Okay, Jerry Jones, I’m tired of your constant phone calls and emails begging me for advice on how to manage your underachieving football team.
So here it is, my formula for a winning season next year.
No. 1 — Get rid of Marion “The Contrarian” Barber. Now. Immediately. Yesterday.
The Barbarian was once my favorite player. He was a team captain who played hard, ran like a man possessed, and said little but spoke volumes with his single-minded mission to run over opponents and score touchdowns.
Then he got a big contract and became a whiny primadonna who doesn’t have enough common sense to keep from celebrating after every 1-yard run he makes — even when his team is being manhandled on any given Sunday.
Bucking the new dress code instilled by new head coach Jason Garrett was immature and selfish. And then he went out and ripped off his helmet after a touchdown against Arizona and got an unsportsmanlike conduct penalty. His stats have fallen each year, he no longer starts, he can no longer be counted on to gain a measly yard when it counts, and he looks for the sidelines now when he used to look for an opponent to plow over.
No. 2 — Get David Buehler a mind coach. The guy busts his ass after kickoffs and often ends up making tackles (he made eight solo tackles this year). At 6’2″ and about 230 pounds, he’s built like a linebacker and he can kick the ball very, very far, making him a triple threat as a kickoff guy, a field goal guy, and a special teams tackler.
Buehler hit four out of five attempts from over 50 yards. Not too shabby. But it’s the short-range stuff that kills him. He missed crucial, game-turning field goals from easy distances this season, and he even doinked two point-after-attempts. But his problems are mental not physical. Find a shrink or hypnotist to get into that guy’s head and fix his focus.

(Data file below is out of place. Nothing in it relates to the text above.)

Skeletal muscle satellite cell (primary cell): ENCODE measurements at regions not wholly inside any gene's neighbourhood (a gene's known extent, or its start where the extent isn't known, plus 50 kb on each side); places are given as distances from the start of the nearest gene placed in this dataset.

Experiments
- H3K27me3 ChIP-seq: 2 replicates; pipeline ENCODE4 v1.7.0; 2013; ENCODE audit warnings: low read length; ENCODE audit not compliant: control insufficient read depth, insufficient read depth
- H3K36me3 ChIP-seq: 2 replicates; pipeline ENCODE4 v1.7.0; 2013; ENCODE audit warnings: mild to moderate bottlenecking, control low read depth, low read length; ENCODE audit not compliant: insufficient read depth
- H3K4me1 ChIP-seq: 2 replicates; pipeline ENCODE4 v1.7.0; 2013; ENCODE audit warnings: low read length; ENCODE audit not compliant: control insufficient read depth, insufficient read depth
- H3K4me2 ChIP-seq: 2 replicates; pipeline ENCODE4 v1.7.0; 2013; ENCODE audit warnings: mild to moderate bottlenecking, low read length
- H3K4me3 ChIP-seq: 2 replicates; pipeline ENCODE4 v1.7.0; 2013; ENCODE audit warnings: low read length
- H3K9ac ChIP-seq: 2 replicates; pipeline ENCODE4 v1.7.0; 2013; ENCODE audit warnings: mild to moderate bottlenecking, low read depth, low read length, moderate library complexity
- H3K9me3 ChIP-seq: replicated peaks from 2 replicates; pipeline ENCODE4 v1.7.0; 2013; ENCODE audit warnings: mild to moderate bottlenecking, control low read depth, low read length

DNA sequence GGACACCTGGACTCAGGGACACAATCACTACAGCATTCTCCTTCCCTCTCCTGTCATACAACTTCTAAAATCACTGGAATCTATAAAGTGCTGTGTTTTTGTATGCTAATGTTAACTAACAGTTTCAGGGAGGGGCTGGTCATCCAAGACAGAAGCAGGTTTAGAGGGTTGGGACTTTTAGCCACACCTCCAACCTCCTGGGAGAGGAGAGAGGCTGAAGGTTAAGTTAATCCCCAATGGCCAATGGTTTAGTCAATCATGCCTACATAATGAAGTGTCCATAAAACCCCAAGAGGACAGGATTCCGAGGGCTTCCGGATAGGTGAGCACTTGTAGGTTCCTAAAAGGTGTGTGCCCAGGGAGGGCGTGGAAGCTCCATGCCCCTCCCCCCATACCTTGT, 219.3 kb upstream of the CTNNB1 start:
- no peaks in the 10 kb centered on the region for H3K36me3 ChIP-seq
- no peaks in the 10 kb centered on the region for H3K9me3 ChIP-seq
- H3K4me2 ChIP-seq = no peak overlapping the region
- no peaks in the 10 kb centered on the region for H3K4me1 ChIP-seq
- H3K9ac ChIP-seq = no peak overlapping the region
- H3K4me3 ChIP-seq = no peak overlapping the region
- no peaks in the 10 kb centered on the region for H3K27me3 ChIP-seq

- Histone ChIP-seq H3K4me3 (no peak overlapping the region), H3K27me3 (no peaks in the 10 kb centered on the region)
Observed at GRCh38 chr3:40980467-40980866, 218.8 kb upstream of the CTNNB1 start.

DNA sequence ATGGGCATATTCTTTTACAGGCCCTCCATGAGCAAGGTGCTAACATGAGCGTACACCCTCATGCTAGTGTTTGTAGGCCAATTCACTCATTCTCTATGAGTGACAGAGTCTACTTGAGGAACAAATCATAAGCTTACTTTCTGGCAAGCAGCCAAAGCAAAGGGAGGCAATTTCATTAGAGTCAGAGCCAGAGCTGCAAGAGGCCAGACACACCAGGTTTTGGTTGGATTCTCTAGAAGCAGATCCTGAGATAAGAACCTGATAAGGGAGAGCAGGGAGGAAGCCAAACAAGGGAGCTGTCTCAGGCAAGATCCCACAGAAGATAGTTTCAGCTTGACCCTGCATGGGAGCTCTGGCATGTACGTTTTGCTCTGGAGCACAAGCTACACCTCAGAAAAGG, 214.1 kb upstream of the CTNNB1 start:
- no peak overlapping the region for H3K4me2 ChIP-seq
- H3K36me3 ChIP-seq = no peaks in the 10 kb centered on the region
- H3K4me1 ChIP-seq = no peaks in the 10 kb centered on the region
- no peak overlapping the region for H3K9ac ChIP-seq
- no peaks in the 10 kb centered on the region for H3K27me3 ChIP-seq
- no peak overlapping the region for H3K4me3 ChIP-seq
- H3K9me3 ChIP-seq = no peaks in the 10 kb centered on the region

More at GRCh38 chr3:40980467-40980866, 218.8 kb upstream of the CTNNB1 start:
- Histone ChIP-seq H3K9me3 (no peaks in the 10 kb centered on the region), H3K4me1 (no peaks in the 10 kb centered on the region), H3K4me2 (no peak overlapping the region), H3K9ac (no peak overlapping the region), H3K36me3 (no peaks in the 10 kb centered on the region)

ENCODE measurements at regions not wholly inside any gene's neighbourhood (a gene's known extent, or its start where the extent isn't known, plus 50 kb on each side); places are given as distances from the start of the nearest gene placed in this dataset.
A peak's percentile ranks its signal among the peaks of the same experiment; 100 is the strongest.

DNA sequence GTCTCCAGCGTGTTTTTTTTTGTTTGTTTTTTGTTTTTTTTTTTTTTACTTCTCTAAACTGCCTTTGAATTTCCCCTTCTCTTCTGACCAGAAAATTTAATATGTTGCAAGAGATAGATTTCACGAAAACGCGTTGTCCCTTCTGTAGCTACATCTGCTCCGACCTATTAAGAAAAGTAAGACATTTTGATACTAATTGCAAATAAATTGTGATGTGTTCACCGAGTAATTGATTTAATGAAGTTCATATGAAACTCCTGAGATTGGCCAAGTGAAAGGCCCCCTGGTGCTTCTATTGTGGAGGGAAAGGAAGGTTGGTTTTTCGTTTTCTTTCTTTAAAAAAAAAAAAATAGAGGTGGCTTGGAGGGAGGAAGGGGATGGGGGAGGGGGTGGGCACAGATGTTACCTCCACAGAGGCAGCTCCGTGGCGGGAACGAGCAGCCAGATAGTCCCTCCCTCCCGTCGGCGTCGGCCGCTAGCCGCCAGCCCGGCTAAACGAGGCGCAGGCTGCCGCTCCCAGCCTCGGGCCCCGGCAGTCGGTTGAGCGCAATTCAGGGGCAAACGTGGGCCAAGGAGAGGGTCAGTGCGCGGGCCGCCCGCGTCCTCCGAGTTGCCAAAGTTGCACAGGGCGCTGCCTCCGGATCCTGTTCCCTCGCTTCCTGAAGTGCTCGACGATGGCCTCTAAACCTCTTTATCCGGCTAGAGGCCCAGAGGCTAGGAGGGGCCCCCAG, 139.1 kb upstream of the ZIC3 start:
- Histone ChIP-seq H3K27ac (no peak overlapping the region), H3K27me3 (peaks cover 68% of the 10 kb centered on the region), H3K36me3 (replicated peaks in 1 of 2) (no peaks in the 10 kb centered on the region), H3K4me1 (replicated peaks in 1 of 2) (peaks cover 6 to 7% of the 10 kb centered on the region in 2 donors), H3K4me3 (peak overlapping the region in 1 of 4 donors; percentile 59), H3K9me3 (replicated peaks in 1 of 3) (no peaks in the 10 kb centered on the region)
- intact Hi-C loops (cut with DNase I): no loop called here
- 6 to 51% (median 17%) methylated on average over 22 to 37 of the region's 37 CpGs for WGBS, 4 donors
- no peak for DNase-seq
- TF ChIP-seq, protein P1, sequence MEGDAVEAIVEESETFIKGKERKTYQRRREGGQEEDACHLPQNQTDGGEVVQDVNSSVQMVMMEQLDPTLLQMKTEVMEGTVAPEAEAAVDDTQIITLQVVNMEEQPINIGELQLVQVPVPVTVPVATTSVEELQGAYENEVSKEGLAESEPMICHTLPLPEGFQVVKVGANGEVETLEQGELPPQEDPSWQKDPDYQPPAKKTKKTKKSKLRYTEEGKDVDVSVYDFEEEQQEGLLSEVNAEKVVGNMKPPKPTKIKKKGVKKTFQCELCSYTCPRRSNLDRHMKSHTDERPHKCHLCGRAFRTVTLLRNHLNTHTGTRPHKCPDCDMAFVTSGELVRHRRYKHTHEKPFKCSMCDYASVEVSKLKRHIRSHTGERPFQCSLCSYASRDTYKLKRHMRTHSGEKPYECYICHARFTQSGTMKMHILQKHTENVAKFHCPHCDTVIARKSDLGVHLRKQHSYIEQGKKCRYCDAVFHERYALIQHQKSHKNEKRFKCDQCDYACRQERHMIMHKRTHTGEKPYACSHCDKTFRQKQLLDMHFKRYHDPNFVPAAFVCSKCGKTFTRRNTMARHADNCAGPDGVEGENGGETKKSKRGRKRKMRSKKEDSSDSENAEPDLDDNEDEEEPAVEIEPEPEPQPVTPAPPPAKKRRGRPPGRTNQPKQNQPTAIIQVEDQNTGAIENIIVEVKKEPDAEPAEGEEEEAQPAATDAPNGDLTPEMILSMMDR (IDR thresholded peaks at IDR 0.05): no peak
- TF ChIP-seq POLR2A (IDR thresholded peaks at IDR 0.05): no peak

Buehler didn’t have any competition during the last spring training. Jones recently signed former Houston Texans kicker Kris Brown to challenge Buehler next year. This should help his focus. But don’t cut him. Mark my words — the 23-year-old Buehler will become a perennial All Pro kicker before he’s done.
No. 3 — Keep wide receiver Roy Williams. Yes, I know fans are calling for Williams’ head on a platter. He’s an underachiever with a huge contract and a tendency to put his foot in his mouth. But he blocks harder than any receiver on the team and he finally developed some ju-ju with QB Tony Romo this season before injuries hampered them both. I see an upside, finally, after three seasons of subpar play. Mainly, though, Williams is a keeper because cutting him would create a severe hit (about $13 million) on the 2011 salary cap.
No. 4 — Make Dez Bryant the undisputed number one guy on offense. Call him the top guy. Say, ‘Hey, Dez, you’re our guy!” Make him the engine that drives the passing offense. Ride this stud for all he’s worth. This season Bryant proved himself to be a once-in-a-generation playmaker. Miles Austin is an excellent receiver, but he’s a shadow when Bryant is healthy and on the field. Bryant, Austin, and Williams make for an impressive No. 1, 2 and 3 receiver corp. And don’t worry about Bryant’s ankle fracture. Recall that the other No. 88 — Hall of Famer Michael Irvin — was also injured early in his career and missed most of the 1989 season, and then came back the next year and didn’t miss a step.
No. 5 — Nab a premier left tackle through free agency. The draft isn’t offering much in the way of dominating left tackles. And a porous offensive line not only kills the running game, it serves as an invitation to break Tony Romo’s clavicles. I admit I was glad to see the penalty-prone Flozell Adams get released at the beginning of the season. He’d become listless and slow. And while he was infamous for his holding and offside penalties, he’d added tripping to his growing list of bad habits. But the Pittsburgh Steelers signed him and moved him to right tackle and he thrived this year. The Cowboys could have done the same, but instead chose to get rid of Adams and revamp its O-line. It didn’t work. We need new blood next year.
No. 6 — Take down that huge, high-def, big-screen TV that hangs over the field at Cowboys Stadium. Time and time again I see players slowly walking back to the huddle, completely focused on watching a replay of themselves on the big screen rather than hustling back to the huddle and focusing on the upcoming play. As for the fans, the big screen ruins the live experience of a game.